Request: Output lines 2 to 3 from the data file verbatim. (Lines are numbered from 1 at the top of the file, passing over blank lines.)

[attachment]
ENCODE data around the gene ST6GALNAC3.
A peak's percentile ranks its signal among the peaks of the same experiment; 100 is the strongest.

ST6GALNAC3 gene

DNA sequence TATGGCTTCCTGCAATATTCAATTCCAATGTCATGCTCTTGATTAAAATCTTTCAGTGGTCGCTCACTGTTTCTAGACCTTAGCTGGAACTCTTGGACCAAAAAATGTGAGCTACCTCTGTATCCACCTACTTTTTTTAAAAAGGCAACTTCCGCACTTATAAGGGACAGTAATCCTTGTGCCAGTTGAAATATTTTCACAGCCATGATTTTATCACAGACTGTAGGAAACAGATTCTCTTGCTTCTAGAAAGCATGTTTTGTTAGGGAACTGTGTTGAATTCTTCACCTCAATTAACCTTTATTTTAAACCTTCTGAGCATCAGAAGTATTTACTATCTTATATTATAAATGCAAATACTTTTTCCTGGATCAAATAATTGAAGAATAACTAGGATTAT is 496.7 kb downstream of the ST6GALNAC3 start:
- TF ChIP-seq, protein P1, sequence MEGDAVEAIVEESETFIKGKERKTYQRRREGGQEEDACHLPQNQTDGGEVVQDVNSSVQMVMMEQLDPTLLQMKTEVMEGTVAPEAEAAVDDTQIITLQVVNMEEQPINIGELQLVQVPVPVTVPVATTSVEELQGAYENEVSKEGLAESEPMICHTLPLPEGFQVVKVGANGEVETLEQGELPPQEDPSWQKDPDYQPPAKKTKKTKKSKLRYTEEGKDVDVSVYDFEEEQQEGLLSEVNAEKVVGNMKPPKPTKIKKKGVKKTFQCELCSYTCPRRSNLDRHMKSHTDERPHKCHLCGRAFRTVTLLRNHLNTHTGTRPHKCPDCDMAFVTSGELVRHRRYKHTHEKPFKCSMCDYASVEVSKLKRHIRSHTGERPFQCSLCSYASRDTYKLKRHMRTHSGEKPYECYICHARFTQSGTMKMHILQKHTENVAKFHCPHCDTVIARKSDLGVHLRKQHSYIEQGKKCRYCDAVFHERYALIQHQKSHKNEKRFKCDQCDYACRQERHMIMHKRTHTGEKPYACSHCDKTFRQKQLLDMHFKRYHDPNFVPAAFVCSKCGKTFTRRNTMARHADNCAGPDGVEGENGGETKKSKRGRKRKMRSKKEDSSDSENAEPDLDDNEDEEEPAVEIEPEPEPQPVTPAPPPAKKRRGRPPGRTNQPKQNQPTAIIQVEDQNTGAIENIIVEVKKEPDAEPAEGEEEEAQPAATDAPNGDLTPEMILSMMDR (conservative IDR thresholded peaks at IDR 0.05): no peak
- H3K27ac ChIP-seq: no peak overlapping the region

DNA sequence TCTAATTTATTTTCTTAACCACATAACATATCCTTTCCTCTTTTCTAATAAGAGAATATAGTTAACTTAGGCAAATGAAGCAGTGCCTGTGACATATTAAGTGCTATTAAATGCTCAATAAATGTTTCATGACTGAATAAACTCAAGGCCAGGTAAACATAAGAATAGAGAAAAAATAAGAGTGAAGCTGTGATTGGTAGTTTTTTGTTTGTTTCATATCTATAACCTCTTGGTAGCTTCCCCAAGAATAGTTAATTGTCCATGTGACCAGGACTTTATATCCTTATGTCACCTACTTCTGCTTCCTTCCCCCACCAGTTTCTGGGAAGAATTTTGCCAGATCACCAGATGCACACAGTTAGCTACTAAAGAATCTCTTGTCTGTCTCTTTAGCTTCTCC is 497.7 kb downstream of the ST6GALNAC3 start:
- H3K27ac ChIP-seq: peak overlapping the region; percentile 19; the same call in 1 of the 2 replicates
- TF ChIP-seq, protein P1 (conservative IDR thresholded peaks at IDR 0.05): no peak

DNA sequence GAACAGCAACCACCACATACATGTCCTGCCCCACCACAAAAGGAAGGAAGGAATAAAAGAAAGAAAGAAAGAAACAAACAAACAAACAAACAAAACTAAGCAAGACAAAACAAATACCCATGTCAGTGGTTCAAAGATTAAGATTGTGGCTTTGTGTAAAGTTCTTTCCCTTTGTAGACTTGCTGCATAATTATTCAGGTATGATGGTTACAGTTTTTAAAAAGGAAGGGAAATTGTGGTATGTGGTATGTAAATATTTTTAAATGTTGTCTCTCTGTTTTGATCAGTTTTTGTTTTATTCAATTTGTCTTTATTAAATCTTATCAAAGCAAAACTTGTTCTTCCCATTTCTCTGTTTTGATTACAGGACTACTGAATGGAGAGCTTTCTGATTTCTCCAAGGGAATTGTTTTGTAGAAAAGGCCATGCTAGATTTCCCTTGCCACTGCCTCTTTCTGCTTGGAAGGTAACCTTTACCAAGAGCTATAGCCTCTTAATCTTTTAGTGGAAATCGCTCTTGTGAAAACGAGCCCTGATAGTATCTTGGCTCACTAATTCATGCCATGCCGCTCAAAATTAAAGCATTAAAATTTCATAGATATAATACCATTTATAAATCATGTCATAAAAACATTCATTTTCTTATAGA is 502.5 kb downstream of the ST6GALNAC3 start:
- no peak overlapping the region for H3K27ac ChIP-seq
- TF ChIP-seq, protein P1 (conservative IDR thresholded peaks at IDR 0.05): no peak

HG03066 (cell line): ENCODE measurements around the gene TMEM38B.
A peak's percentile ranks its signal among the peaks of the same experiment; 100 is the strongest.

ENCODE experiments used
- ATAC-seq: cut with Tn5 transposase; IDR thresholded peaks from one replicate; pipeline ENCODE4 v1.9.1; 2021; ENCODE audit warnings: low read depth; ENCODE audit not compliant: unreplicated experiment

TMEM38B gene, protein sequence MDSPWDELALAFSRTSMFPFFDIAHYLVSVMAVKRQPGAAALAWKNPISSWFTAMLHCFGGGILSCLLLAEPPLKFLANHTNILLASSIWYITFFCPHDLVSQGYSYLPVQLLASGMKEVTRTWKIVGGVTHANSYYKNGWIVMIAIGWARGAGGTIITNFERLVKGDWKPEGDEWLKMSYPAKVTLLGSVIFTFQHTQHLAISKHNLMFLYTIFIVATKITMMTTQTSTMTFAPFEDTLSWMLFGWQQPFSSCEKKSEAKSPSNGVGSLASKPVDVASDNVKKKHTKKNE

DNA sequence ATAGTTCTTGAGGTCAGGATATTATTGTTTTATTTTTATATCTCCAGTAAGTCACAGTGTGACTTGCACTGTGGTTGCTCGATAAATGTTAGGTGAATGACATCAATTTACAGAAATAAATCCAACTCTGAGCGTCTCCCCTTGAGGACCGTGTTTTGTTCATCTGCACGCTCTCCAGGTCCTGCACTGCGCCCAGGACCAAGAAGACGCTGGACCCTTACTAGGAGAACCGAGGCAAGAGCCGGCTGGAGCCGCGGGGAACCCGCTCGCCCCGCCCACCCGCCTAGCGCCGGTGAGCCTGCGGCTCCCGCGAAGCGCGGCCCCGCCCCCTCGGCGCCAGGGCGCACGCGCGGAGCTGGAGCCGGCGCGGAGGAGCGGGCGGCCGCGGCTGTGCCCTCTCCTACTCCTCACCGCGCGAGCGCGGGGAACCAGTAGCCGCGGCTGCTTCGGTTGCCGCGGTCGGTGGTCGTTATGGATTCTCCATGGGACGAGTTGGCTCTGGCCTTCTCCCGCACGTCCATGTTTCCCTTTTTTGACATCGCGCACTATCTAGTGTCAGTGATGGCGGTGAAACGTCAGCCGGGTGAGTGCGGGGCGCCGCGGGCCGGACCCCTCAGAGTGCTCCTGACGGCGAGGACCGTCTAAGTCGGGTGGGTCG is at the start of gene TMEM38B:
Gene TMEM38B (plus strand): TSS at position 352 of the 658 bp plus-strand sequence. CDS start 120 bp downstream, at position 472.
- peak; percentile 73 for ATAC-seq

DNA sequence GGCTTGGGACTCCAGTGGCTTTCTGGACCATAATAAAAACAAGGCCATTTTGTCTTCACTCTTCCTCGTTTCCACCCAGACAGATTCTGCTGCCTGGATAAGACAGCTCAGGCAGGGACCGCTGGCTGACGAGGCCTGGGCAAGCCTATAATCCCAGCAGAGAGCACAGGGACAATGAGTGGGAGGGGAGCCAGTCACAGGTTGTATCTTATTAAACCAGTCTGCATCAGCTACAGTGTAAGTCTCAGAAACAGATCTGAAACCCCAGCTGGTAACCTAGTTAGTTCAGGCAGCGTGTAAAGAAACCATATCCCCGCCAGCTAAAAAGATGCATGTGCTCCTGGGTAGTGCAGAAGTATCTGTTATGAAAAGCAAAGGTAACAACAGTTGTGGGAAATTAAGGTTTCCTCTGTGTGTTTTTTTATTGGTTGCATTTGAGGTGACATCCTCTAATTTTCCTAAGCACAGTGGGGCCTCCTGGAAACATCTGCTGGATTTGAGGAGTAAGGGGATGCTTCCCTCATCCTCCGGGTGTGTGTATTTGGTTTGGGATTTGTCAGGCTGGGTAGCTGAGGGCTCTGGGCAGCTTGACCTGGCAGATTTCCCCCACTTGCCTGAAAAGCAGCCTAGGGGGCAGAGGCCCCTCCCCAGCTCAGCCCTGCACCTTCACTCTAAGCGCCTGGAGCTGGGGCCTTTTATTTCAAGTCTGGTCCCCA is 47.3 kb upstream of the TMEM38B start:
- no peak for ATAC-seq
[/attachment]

A peak's percentile ranks its signal among the peaks of the same experiment; 100 is the strongest.

ST6GALNAC3 gene